Cycling and walking groups have repeated their call for an immediate doubling of funding as the Government responds to the Transport Committee’s report on active travel, published today.
The Walking and Cycling Alliance, made up of the Bicycle Association, British Cycling, Cycling UK, Living Streets, Ramblers and Sustrans, wants funding for active travel infrastructure and programmes to increase to £17 per person annually immediately, and £34 per person by 2025.
Current funding for cycling and walking is estimated at £7 per person in England, equating to a little over two per cent of total transport spending.
As laid out in its Cycling and Walking Investment Strategy in England, the Government has targets of doubling the levels of cycling and raising the proportion of children walking to school. To meet this, the Alliance says, transport spending on active travel must immediately increase to five per cent of total transport spending, increasing to 10 per cent over the next five years. The Government also needs to move quickly to confirm funding for 2020/21, as indicated by Transport Minister Chris Heaton-Harris earlier this week, and to publish its investment model research which will inform future spending decisions.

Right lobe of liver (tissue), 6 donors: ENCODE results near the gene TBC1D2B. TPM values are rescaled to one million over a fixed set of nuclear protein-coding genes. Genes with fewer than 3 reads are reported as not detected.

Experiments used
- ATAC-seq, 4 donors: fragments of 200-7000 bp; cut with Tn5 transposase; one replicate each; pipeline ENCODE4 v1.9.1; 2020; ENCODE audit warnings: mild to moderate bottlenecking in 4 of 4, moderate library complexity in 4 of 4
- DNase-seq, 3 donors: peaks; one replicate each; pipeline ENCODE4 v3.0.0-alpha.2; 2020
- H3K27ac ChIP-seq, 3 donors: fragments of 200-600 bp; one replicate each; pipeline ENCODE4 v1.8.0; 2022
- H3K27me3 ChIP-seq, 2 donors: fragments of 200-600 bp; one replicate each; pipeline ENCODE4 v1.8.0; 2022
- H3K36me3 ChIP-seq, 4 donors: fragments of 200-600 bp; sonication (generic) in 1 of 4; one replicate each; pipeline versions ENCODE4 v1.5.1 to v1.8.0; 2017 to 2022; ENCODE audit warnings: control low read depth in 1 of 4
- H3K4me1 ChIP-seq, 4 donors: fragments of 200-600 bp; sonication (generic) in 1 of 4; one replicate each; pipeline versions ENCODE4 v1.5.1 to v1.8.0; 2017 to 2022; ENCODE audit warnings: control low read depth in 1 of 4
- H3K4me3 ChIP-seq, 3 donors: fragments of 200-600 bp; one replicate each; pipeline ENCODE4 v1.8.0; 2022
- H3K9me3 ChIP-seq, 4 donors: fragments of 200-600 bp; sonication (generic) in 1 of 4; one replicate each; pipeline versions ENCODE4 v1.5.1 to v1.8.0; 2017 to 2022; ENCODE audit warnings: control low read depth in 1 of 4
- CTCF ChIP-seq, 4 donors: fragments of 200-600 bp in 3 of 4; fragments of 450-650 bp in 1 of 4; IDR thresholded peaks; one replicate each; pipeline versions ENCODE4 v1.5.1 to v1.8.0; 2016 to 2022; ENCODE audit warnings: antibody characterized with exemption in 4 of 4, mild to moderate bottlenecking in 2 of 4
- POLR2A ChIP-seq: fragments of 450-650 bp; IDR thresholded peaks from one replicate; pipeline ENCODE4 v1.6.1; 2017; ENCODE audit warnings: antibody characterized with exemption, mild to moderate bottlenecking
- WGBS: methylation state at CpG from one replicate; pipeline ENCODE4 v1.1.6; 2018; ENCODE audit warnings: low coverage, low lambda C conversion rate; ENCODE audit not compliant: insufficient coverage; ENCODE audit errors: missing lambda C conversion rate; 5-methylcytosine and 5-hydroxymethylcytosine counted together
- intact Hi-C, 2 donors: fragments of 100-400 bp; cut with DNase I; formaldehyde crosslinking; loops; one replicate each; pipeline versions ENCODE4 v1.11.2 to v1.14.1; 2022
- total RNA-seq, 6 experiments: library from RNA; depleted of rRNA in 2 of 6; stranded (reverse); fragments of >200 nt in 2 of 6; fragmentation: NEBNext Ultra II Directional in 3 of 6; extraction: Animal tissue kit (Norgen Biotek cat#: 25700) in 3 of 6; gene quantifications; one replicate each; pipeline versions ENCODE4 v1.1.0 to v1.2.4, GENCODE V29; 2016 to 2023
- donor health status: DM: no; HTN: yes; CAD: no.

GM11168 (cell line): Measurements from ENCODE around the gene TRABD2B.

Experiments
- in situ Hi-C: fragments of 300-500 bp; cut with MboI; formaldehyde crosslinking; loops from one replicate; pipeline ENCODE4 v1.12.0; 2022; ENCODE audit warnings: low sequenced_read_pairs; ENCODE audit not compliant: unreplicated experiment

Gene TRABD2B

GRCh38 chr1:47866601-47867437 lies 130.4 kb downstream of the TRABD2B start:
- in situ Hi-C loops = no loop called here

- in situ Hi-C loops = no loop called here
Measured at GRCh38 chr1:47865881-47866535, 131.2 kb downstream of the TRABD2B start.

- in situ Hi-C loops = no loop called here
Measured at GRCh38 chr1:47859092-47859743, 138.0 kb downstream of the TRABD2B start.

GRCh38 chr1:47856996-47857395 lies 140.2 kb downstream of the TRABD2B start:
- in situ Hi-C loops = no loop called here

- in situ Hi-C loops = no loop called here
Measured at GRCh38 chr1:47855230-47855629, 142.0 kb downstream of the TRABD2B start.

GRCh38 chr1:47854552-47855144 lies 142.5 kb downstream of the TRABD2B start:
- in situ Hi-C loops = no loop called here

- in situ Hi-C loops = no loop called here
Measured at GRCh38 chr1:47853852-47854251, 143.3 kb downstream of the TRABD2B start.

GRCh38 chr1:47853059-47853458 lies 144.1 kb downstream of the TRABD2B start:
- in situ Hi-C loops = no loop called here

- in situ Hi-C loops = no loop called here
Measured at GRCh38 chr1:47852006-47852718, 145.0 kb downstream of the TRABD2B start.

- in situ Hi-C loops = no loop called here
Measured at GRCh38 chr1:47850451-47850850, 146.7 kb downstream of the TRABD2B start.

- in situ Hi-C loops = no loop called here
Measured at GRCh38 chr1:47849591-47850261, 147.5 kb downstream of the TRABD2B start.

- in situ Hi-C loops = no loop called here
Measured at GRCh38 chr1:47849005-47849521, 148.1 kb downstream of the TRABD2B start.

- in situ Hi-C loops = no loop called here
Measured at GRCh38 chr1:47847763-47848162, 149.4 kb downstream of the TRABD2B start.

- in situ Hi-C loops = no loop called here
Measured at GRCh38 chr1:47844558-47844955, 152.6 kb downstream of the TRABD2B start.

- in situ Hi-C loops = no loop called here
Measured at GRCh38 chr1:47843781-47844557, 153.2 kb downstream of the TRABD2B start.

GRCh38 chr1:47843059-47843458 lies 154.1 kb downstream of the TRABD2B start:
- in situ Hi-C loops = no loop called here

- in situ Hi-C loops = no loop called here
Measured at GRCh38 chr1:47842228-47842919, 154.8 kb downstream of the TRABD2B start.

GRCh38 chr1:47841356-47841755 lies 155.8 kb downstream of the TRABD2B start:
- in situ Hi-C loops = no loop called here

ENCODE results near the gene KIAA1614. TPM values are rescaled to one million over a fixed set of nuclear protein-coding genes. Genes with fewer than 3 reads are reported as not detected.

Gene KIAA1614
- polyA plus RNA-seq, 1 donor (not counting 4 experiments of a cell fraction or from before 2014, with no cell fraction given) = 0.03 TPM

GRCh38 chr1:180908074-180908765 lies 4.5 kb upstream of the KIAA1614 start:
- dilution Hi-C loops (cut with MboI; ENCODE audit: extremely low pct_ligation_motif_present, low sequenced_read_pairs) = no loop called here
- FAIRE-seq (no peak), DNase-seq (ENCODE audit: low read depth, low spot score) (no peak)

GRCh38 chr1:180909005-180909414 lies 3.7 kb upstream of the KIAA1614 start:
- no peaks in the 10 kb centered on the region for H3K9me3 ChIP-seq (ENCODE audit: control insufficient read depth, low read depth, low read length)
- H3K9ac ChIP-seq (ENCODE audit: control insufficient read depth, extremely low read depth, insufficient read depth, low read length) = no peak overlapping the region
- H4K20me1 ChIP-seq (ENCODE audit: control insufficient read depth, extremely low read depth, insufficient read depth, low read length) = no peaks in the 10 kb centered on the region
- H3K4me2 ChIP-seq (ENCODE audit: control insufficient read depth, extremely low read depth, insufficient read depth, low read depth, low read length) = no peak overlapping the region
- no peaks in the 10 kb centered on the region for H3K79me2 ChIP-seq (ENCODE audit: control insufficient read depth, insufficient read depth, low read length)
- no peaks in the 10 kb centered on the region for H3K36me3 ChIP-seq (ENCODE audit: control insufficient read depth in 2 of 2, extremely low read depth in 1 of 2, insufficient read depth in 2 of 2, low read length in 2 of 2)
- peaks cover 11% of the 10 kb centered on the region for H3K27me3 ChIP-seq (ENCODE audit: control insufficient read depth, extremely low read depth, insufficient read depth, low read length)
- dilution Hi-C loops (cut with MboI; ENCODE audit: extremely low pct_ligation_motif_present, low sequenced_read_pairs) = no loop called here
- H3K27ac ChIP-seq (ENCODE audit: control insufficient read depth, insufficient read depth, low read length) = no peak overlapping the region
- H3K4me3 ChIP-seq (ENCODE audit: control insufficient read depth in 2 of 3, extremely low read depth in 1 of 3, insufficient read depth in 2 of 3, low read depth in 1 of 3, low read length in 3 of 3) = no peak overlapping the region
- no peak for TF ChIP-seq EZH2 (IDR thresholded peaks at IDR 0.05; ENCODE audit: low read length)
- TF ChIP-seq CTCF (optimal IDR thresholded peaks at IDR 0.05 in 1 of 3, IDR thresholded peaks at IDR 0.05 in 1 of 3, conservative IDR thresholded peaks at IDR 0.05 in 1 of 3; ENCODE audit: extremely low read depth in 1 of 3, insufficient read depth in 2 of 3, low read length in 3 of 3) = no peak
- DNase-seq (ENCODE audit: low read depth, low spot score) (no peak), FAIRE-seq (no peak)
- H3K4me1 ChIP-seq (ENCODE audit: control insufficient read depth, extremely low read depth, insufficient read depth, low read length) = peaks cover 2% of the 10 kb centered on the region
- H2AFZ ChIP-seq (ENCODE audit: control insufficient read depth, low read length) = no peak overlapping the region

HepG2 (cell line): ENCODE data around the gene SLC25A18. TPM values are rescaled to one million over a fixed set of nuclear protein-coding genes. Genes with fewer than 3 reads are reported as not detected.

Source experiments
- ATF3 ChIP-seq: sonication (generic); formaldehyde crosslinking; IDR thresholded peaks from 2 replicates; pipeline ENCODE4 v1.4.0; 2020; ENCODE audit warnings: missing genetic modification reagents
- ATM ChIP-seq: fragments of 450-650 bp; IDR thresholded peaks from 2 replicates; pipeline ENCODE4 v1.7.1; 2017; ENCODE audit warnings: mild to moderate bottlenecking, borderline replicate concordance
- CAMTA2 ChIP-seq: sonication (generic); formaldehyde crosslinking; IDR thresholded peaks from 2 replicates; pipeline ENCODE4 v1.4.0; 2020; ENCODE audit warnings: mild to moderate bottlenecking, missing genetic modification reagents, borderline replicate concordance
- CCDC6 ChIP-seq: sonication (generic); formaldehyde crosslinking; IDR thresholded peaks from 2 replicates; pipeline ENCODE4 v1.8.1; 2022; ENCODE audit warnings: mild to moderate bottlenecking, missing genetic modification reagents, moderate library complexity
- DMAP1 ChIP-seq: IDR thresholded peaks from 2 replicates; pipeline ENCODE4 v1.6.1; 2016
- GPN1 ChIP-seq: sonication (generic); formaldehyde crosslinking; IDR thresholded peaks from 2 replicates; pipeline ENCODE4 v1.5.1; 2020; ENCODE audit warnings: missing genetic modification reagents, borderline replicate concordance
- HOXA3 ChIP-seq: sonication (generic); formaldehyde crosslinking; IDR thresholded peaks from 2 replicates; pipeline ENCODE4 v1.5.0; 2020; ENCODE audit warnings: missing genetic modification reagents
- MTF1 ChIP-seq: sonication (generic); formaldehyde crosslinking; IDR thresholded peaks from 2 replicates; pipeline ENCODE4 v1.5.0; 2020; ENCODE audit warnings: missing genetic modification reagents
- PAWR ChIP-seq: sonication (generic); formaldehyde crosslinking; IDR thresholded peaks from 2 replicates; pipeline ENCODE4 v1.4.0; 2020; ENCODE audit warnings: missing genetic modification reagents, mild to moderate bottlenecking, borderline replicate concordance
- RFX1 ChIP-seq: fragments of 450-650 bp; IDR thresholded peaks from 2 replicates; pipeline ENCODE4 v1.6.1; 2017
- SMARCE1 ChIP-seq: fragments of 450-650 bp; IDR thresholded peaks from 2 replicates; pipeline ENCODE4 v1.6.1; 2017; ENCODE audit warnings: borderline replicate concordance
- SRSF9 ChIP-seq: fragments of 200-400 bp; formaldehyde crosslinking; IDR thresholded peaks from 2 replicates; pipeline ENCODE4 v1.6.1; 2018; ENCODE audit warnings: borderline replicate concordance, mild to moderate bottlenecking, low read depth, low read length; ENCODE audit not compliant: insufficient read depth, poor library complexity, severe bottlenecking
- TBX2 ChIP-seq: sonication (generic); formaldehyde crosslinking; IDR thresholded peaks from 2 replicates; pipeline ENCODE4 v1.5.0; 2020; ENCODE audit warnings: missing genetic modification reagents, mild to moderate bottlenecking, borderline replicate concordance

Joe Irvin, Chief Executive of Living Streets speaking on behalf of the Alliance said: “Walking and cycling have huge benefits to our health, but also help reduce road congestion, greenhouse gases and air pollution across the UK. The Government needs to double investment in active travel now, not tomorrow.
“Investment is currently only two per cent of government transport spend – a tiny fraction. The Government has already admitted its current policies will only deliver a third of what is needed to meet its cycling target.
“The Walking and Cycling Alliance wants annual funding for active travel infrastructure and programmes to increase initially to £17 per person in 2021, ramping up to £34 per person by 2025. This would amount to slightly more than a doubling of investment next year, and a further doubling over the next five years. This would take cycling and walking investment up to just 10 per cent of total transport spending, something we have long called for.
“The Government needs to raise its ambition on walking. The last three years’ figures show that it’s realistic that the average person can walk at least once a day, so we believe a target of 365 journeys a year is achievable.”